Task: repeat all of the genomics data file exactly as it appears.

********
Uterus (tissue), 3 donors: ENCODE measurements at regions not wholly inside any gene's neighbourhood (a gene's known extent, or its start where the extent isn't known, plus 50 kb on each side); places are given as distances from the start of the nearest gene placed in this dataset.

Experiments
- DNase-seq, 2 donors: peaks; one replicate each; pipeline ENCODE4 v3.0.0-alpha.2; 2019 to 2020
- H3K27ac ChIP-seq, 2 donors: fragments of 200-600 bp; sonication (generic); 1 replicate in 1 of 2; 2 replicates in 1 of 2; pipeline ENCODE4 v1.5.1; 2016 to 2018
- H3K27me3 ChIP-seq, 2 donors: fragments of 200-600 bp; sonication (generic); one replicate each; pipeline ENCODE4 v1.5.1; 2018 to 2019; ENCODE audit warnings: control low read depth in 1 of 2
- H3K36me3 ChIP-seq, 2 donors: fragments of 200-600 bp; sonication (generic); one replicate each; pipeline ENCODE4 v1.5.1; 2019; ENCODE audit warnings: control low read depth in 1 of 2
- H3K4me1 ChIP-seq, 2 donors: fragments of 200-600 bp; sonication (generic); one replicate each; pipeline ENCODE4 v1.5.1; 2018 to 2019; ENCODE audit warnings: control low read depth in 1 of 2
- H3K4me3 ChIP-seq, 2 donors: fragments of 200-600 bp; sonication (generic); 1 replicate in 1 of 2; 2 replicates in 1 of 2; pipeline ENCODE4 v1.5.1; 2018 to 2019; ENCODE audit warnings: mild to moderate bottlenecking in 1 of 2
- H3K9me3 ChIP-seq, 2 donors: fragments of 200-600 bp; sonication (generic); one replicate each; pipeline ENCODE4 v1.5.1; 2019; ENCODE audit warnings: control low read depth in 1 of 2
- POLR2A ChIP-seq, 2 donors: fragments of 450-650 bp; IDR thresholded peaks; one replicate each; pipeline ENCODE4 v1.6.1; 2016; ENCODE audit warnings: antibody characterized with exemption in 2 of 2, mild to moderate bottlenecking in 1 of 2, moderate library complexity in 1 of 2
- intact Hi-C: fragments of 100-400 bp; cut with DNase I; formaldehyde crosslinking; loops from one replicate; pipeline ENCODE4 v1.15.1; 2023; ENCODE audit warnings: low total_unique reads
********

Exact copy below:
Uterus (tissue), 3 donors: ENCODE measurements at regions not wholly inside any gene's neighbourhood (a gene's known extent, or its start where the extent isn't known, plus 50 kb on each side); places are given as distances from the start of the nearest gene placed in this dataset.

Experiments
- DNase-seq, 2 donors: peaks; one replicate each; pipeline ENCODE4 v3.0.0-alpha.2; 2019 to 2020
- H3K27ac ChIP-seq, 2 donors: fragments of 200-600 bp; sonication (generic); 1 replicate in 1 of 2; 2 replicates in 1 of 2; pipeline ENCODE4 v1.5.1; 2016 to 2018
- H3K27me3 ChIP-seq, 2 donors: fragments of 200-600 bp; sonication (generic); one replicate each; pipeline ENCODE4 v1.5.1; 2018 to 2019; ENCODE audit warnings: control low read depth in 1 of 2
- H3K36me3 ChIP-seq, 2 donors: fragments of 200-600 bp; sonication (generic); one replicate each; pipeline ENCODE4 v1.5.1; 2019; ENCODE audit warnings: control low read depth in 1 of 2
- H3K4me1 ChIP-seq, 2 donors: fragments of 200-600 bp; sonication (generic); one replicate each; pipeline ENCODE4 v1.5.1; 2018 to 2019; ENCODE audit warnings: control low read depth in 1 of 2
- H3K4me3 ChIP-seq, 2 donors: fragments of 200-600 bp; sonication (generic); 1 replicate in 1 of 2; 2 replicates in 1 of 2; pipeline ENCODE4 v1.5.1; 2018 to 2019; ENCODE audit warnings: mild to moderate bottlenecking in 1 of 2
- H3K9me3 ChIP-seq, 2 donors: fragments of 200-600 bp; sonication (generic); one replicate each; pipeline ENCODE4 v1.5.1; 2019; ENCODE audit warnings: control low read depth in 1 of 2
- POLR2A ChIP-seq, 2 donors: fragments of 450-650 bp; IDR thresholded peaks; one replicate each; pipeline ENCODE4 v1.6.1; 2016; ENCODE audit warnings: antibody characterized with exemption in 2 of 2, mild to moderate bottlenecking in 1 of 2, moderate library complexity in 1 of 2
- intact Hi-C: fragments of 100-400 bp; cut with DNase I; formaldehyde crosslinking; loops from one replicate; pipeline ENCODE4 v1.15.1; 2023; ENCODE audit warnings: low total_unique reads